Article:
'Rubicon' recap: Of Cato and Caesar
The opening scenes of this week’s episode of 'Rubicon' showed Khateb, the American Al Qaeda operative, at his prayers in a nondescript motel room in God knows where, U.S.A. He looks like your basic blond, blue-eyed everyguy, except for the prayer rug he rolls up when he finishes. Later, he's on the move: I particularly liked that as he's driving down the highway listening to classic-rock radio; the tune is the Allman Brothers' "Whippin’ Post."
Later in the episode, we see him boarding a pleasure boat and stocking it with all kinds of nasty-looking explosives. We don't find out where Khateb is headed until near the end of the episode, but there were plenty of other things happening.
Spangler had to meet with the angry four-leaf-clover conspiracy members, who aren't happy that the Will Travers problem hasn't been "handled" -- Will fought off and killed a would-be assassin in the last episode. Several want to call off or at least put the brakes on their current plot. "We’re past that point," Spangler tells them. "Just sit tight." He gets a cellphone call from the office, and looks over at them. "It’s started," he says.
Will asks Kale to stash Katherine in a safe place. She tells Will about the note found in the worthless jewelry box during the last episode -- a request from her husband that she continue to observe their anniversary after his death. Apparently every year they watched the movie they saw on their first date: "Meet Me in St. Louis." Maybe there is a message in it; Will asks her to find the movie in her belongings.
Kale and Maggie deliver Katherine to a safe house. There, Kale delivers the speech that explains the series' title and the suicides of conscience-plagued conspiracy members Bradley and Rhumor. "Do you remember your Roman history?" he asks. He tells her about highly moral and incorruptible Roman senator Cato, who refused to be conquered by the increasingly power hungry Caesar (after Caesar had "crossed the Rubicon"). Instead, Cato took his own life, so, Kale tells Katharine, "his loved ones could make their own peace and go on with their lives."
"My husband killed himself to protect me?" Katharine asks.
"I believe so, yes," Kale answers.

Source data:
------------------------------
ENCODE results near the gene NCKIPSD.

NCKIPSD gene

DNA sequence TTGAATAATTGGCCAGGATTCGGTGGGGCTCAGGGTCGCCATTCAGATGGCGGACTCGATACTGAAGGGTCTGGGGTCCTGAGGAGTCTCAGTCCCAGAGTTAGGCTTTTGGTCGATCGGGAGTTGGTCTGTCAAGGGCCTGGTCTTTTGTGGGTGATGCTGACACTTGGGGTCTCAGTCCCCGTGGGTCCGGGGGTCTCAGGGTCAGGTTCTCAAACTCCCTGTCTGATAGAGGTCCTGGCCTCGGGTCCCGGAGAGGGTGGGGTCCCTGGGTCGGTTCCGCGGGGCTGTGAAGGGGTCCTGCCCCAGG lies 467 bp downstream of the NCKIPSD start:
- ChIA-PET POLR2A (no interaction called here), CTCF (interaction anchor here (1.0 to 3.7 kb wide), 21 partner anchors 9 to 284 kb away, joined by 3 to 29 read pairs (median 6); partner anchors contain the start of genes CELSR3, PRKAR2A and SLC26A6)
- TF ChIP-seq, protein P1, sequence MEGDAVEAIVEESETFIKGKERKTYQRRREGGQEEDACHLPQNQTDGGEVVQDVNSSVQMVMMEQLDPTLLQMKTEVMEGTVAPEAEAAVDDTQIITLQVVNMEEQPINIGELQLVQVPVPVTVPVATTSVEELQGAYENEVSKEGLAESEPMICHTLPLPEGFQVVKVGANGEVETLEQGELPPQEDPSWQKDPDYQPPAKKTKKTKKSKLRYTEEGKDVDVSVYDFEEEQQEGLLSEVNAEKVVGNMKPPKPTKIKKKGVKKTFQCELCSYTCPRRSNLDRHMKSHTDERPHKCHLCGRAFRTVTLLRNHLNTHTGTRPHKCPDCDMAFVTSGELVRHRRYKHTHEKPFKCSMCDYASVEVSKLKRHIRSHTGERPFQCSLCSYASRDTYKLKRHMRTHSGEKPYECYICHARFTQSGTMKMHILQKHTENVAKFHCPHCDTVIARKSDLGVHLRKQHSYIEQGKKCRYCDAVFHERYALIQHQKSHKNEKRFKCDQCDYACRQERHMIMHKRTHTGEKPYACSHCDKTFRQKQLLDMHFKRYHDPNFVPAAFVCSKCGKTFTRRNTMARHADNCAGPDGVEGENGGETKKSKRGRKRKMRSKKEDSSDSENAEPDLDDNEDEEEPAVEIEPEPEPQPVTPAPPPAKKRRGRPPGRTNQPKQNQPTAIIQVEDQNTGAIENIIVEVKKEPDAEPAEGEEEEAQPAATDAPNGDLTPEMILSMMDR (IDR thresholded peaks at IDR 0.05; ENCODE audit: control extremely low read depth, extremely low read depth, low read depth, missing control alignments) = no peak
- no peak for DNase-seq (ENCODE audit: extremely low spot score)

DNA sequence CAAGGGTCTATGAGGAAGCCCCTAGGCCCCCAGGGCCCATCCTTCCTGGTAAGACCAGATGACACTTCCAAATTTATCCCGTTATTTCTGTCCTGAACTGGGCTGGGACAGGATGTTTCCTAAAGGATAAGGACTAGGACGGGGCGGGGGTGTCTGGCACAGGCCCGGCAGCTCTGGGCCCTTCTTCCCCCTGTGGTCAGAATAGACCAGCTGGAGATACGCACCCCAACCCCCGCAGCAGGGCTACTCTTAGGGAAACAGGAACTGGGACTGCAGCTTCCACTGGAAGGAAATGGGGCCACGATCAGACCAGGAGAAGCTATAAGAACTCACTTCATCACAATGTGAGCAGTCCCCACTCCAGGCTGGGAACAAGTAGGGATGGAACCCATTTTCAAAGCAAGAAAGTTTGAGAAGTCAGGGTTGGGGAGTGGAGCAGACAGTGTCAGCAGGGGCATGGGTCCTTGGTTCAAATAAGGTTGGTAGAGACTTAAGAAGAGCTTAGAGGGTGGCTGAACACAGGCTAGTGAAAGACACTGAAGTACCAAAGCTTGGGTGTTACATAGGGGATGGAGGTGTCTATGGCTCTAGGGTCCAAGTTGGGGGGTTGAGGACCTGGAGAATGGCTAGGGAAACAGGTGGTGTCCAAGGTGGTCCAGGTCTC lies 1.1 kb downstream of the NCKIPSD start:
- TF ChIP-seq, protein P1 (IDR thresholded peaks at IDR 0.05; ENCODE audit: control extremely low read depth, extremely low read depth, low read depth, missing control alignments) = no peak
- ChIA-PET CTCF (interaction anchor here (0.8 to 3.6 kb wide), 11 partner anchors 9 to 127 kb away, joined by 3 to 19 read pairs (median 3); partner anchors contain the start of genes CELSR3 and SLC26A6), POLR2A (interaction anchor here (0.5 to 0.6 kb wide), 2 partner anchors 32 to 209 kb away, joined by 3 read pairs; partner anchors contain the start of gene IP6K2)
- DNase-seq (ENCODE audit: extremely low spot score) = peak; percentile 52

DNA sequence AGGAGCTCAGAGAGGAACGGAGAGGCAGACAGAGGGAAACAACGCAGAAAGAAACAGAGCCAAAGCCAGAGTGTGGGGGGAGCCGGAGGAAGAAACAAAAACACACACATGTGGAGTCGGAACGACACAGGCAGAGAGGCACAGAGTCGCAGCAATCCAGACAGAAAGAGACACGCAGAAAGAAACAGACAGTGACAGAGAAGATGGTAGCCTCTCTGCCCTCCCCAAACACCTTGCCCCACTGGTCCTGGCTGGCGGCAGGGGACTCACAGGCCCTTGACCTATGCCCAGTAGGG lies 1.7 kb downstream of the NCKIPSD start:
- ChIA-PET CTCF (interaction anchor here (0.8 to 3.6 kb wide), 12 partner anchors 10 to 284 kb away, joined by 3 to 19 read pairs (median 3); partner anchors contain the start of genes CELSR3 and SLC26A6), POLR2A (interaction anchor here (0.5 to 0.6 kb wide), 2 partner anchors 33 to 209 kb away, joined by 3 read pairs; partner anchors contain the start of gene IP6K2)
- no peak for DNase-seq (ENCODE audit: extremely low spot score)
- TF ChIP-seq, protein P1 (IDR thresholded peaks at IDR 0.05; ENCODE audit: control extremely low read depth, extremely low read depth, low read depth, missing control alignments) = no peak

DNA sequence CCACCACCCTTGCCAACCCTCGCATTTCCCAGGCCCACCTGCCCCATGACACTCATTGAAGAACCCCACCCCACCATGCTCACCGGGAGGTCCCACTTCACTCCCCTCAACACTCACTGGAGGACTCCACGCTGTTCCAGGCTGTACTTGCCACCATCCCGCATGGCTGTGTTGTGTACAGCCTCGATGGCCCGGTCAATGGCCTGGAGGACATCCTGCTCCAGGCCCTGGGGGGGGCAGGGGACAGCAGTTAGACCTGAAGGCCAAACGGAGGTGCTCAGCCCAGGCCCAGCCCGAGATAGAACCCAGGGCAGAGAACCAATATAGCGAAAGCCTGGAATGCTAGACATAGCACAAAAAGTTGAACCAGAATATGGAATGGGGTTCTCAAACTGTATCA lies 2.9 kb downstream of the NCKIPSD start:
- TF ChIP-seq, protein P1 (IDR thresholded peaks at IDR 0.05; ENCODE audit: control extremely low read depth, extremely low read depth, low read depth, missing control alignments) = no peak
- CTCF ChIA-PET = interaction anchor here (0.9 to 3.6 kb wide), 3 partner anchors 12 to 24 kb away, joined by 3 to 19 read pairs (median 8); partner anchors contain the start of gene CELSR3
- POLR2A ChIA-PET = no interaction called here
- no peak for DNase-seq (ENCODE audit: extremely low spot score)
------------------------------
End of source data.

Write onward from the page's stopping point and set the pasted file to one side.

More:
At API, Spangler launches a full-on inter-agency hunt for the former Joseph Purcell, a.k.a. Khateb, and FBI agents swarm the institute, making themselves unwelcome. Will and Grant are dispatched to New Jersey to interview Purcell’s family and friends, along with about 200 other field agents who set up a sophisticated center of operations in a high school gym. "Look at all this stuff," Grant says in amazement. "Why don’t we have stuff?"
Spangler is clearly unhinged when a surveillance photo is hand-delivered to his desk. Finally, some expert and timely tailing work on this show: It's a picture from that morning, showing Kale at the wheel of a car and Katherine and Maggie about to get in. Betrayed by Kale, Spangler is undone, shaking, smoking inexpertly. When Kale comes in, he doesn't know Spangler is on to him.
"Forty years in the intelligence business and I somehow thought I was past being surprised," Spangler says. But he doesn’t tell Kale what he knows and Kale hears it as a reference to the discovery of an Al Qaeda agent on U.S. soil. Rather than a direct confrontation, Spangler gives another of his veiled farewells, like his talk with Will in the last episode. "I couldn't find you earlier," he says. "I’m reminded how profoundly I rely on you." Not catching his drift, Kale says he's not going anywhere; the two of them will be there until they have to be carried out, he says. "Indeed," Spangler replies with a false smile.
By the end of the episode -– remember, next week is the season finale -– Will has linked Tanaz, Khateb, David Hadas and the city of Houston. What is the common thread, he asks Kale over the phone. "Oil," Kale says; Hadas had made a study of the port of Houston and the Galveston area and found that one-quarter of the country's oil comes through that port; if there was some kind of terrorist incident there, it would cause a three-month-long "aneurysm" in the nation's oil-distribution system.
Hadas' findings were in a white paper that I believe we saw Spangler feeding into his office shredder; in any event, it had disappeared from API's archives. Backstop me here, Rubicon watchers: This would explain the clover-conspiracy guys jockeying for a position in oil-rich but unstable Nigeria earlier in the series, right?
At that moment, Maggie bursts into the team’s room to tell them to turn on the news -– someone has just exploded a large ship in Galveston Bay. The TV news people say the terror alert code has been raised to red and that all airports have been closed: "The United States is once again under attack."
-- Kelly Scott
Above: Miranda Richardson as Katherine Rhumor in 'Rubicon.' Credit: Craig Blankenhorn/AMC